Wearables market to grow 173 percent: IDC

The wearables market will maintain its momentum and see a strong growth of over 173 percent during this fiscal, an International Data Corporation (IDC) report on Monday said.

According to the report, almost 72.1 million wearable devices will be shipped in 2015, up a strong 173.3 percent from the 26.4 million units shipped in 2014.

The report also predicts that shipment volumes are expected to experience a compound annual growth rate (CAGR) of 42.6 percent over the five-year forecast period, reaching 155.7 million units shipped in 2019.

“The demand for basic wearables, those that do not run third-party apps, has been absolutely astounding,” said Jitesh Ubrani, senior research analyst, worldwide mobile device trackers.

“Vendors like Fitbit and Xiaomi have helped propel the market with their sub-$100 brands, and IDC expects this momentum will continue throughout 2015,” he added.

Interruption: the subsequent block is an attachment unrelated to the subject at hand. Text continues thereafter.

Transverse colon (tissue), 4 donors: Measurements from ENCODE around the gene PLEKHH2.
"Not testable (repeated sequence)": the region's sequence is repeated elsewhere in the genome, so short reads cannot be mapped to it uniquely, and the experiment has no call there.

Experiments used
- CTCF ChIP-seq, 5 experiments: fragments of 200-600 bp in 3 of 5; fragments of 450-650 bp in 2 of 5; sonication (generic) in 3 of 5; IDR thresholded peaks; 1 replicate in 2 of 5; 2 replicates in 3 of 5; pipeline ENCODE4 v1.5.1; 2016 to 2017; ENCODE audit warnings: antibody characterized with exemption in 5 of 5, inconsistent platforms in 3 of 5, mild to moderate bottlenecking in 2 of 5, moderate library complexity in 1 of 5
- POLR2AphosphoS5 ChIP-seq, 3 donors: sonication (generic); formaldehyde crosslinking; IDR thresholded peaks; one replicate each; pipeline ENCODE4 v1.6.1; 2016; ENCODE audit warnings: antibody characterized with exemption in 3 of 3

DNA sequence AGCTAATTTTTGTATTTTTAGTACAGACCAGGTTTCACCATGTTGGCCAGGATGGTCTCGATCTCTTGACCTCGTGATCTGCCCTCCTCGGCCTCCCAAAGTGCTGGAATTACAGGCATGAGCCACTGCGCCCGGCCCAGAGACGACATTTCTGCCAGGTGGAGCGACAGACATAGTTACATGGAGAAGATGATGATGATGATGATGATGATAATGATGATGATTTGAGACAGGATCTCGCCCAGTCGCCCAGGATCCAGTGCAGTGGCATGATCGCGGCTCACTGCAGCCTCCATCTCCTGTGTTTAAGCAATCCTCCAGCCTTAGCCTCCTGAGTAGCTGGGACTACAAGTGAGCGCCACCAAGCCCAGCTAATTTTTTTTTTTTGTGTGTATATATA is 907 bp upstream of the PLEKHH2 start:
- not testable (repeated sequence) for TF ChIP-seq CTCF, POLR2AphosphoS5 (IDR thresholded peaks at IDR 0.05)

Xiaomi wearables
Also, the report states that while basic wearables will see a growth of 76 percent year-on-year growth in the financial year 2015, the smart wearables market will see a growth of 683 percent.

“We expect smart wearables, those capable of running third party apps, to take the lead in 2016,” Ubrani said.

“Smart wearables like the Apple Watch and Microsoft’s Hololens are indicative of an upcoming change in computing, and the transition from basic to smart wearables opens up a slew of opportunities for vendors, app developers, and accessory makers,” he added.

Recently, the market has seen a lot of activity as it readies itself to face the repercussions of the iWatch entering the market.

“Growth in the smart wearables market points to an emerging battleground among competing platforms,” said Ramon Llamas, research manager, wearables.

“Android Wear, Tizen, and WatchOS are moving ahead with improved user interfaces, user experiences, and applications. These will raise the expectations of what a smart wearable can do, and each platform is vying for best-in-class status. We’re not there yet, but we’re seeing the building blocks of what is to come,” he added.